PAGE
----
The average tourist-and Kathmanduite-about-town-would like an alternative to Thamel, with its excessive hassles, its claustrophobic sometimes racist environment and the sea of other tourists all doing much the same, or watching each other do it. As a pair of Dutch tourists put it, "Every tourist wants to make a special journey, but Thamel is just like any other tourist ghetto."
There will always be people who want another Thamel, another Pat Pong or King's Cross. Jhonchen could step in for those who want a somewhat quieter, more contemplative place to be that still has all the amenities they need. Instead of fifteen variations on the same bar, Jhonchen's space constraints could be used creatively to have smaller, fewer, but altogether more individual places to hang out. You could step from a cosy pub to an imaginatively-lit square at midnight, just to see how beautiful it looks. As for rooms, there would be fewer, but they could range from the relatively upscale to the fairly basic, and they could all be better designed. With the limited supply there would be no undercutting, so business would be healthier. Souvenir vendors could be organised, and prices could be standardised. It is a small enough area, so Jhonchen and its environs could conceivably be kept clean all year round.
What all of this needs is proper planning. If the municipality and the local business and residential communities could get together and agree on their vision for Jhonchen, this little area could be a haven for tourists and Nepalis alike, a place to just go and relax, watch the beauty and let your guard down.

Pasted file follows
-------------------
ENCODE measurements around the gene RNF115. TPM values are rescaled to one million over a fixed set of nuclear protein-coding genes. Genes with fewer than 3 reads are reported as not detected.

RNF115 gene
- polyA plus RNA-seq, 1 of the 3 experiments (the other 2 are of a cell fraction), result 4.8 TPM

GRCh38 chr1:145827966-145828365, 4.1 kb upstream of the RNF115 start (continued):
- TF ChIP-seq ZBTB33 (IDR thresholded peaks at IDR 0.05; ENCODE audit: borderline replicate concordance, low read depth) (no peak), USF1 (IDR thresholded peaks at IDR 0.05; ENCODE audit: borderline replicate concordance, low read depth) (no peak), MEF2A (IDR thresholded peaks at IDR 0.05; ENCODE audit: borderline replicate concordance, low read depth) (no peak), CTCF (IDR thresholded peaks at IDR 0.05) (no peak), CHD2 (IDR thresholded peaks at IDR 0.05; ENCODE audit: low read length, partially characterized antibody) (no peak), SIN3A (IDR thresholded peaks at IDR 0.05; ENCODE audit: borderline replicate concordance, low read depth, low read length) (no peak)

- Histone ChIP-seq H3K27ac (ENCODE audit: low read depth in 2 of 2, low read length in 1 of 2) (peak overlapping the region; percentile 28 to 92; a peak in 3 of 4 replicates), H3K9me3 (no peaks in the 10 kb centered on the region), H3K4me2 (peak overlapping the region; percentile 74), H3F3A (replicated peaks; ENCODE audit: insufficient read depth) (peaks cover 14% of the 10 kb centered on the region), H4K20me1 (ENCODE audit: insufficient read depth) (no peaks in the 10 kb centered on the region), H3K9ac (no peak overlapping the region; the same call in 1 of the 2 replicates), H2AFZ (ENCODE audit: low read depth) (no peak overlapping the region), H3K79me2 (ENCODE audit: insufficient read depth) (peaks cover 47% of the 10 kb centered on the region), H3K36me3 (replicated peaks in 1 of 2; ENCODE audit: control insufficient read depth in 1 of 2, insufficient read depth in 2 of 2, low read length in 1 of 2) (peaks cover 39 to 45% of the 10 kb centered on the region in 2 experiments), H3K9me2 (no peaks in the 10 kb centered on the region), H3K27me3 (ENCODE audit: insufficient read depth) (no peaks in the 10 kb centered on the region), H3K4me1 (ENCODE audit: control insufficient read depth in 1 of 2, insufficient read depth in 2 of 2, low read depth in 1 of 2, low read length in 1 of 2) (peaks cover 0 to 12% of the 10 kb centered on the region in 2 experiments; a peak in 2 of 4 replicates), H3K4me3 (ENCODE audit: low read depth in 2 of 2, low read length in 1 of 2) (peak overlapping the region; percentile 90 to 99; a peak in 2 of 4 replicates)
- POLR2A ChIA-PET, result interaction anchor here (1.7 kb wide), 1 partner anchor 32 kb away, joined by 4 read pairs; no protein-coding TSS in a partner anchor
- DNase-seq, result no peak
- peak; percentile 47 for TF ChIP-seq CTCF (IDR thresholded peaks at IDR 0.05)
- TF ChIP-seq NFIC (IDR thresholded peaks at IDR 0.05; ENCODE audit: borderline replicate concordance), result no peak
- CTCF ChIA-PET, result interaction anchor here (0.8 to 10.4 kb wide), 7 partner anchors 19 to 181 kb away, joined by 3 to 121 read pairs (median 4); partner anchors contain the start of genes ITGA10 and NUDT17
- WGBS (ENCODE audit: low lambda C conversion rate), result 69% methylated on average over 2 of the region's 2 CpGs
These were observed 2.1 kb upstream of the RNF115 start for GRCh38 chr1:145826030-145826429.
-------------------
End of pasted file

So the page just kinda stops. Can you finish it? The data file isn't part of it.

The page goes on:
The entrepreneurs seem to be gearing up to bring the glory back. The young residents of the area have new ideas and hope for a better future, and they have slowly started shaking things up a little. Arun Manandhar, owner of a uniquely \'Freak Street' eatery called Caf? Culture thinks there is hope. He, for one, is willing to change. And he thinks he knows just how to get other people involved as well-community action. "Locals were not involved as a community, and we lost out." Uden of Monumental Paradise echoes his sentiments: "We need to fuse the old and the new-we cannot just stick with the "Freak" idea." The veteran Mulepati, who has seen so much, advises residents not to give up. "We have to be patient in this business. We have been really trying to get people to accept this," he says.
And it is remarkable, how the entire Jhonchen community seems to have a new, enthusiastic sense of ownership and desire to get their act together and do well for themselves. Like-minded residents and businesses have even formed a committee called the Darbar Square Promotion Committee, which came out with a free tourist brochure that includes a small map of Kathmandu, a bigger one of the Darbar Square and Jhonchen, and information regarding the various deities in the area. The committee is also trying to guard the region from drug pushers while adding streetlights and keeping dustbins on the road. "But this is not enough, we have much more to do and far to go," says a hopeful Uden. Modern-and well-designed-buildings like the Basantapur Plaza with its very upmarket stores should be a sign for our times. Jhonchen doesn't need to be totally posh, but it could be a little edgier, a little more modern.
Freak Street is no more, long live Jhonchen.